Designed in the old-fashioned typewriter style with a magnificent look, Old Newspaper Font boasts a vintage vibe. Manfred Klein was responsible for developing and releasing it for the first time in 2008.
Newspaper headline fonts come with a lot of history, and their popularity has seen a rapid change over the years. The most common typeface used in newspaper headlines is called Caslon Antique and is an adaptation of a 1700’s English typeface. Having started its life as a book face, it soon became famous as the standard font for newspapers — due to its legibility and versatility — and we still see it being used today through digital media.
Its texture is a serif, but the designer added a horror effect that elevates it to the fancy category. There is a noticeable difference between the height and width of the device.
|Font Name:||Old Newspaper|
|Font Designer:||Manfred Klein|
|License:||Free for personal use!|
However, this effect is simply due to its bold, thick strokes. The designer cut strokes from several places into each letter to create an aggressive texture. The product will become apparent when the size of the text is increased.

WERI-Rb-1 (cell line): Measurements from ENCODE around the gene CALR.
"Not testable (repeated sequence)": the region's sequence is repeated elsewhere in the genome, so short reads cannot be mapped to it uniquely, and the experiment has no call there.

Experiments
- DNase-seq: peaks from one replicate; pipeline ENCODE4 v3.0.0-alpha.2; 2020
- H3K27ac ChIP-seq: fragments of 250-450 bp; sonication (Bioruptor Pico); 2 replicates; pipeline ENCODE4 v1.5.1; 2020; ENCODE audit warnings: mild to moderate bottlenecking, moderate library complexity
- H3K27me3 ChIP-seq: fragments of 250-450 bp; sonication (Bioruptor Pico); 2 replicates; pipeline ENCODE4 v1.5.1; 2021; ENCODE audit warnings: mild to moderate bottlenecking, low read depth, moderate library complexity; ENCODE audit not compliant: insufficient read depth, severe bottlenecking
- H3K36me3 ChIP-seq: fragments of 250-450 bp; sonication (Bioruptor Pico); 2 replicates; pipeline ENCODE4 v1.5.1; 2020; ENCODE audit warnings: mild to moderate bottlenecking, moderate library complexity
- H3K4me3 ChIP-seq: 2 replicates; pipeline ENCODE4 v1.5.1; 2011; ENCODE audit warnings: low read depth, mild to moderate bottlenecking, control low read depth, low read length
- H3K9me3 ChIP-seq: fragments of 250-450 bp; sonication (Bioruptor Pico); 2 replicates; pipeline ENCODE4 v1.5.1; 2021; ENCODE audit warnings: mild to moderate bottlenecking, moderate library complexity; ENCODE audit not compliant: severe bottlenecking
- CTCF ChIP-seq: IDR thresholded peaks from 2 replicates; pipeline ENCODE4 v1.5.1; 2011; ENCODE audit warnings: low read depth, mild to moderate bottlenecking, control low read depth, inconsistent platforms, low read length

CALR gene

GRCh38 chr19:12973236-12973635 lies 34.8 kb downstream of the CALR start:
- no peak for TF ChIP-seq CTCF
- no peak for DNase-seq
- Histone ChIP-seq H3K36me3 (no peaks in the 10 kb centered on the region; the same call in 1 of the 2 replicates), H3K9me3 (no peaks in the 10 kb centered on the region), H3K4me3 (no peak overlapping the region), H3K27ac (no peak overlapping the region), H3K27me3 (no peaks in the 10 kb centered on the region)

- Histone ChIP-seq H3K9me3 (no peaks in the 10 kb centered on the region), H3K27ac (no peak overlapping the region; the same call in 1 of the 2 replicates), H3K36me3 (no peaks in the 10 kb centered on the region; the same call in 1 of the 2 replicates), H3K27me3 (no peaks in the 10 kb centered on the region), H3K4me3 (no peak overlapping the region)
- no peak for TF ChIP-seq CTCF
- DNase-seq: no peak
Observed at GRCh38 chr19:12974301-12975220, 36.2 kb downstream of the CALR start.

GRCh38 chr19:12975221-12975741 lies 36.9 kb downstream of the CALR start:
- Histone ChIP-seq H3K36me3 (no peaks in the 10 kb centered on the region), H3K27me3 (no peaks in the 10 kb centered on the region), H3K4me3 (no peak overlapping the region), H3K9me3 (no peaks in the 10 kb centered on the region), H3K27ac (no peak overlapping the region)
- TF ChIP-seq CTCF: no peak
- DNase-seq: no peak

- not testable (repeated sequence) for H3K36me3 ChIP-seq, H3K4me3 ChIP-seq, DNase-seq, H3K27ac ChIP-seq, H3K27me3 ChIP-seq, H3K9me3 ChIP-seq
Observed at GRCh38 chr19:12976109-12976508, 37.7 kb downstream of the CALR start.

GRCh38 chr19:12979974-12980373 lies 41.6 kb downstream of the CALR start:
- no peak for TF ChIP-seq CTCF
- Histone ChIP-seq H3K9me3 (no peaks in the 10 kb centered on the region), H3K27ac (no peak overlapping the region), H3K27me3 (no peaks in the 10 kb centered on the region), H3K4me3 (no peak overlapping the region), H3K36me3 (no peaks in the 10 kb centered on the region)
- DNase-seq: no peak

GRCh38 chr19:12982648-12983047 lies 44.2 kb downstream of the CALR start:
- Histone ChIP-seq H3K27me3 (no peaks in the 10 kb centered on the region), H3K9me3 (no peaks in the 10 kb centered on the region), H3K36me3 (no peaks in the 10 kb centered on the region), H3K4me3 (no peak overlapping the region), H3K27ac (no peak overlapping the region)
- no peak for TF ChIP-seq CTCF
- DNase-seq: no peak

There is excellent texture on the uneven baseline, so that explains why. With its help, you can create modern and stylish designs that can be combined with other fonts, such as Times Roman Font and Tiffany & Co Font.
In addition to the regular style, Old Newspaper Font is also available in TTF format. Eighty-nine glyphs, as well as 2048 units per em, make up this style. In contrast, the maximum advance width is 2048, while the maximum advance height is 2355.
In addition, the ascendant number is 1854, and the descendant number is -434. You can use this elegant font for horror posters, unique emblems, printing on cards, product packaging, game graphics, memorable quotes, and many others.
Note: These fonts are copyrighted and licensed by their authors. To check for their license agreements , check the download files. Furthermore, to check more details visit their private or public domains.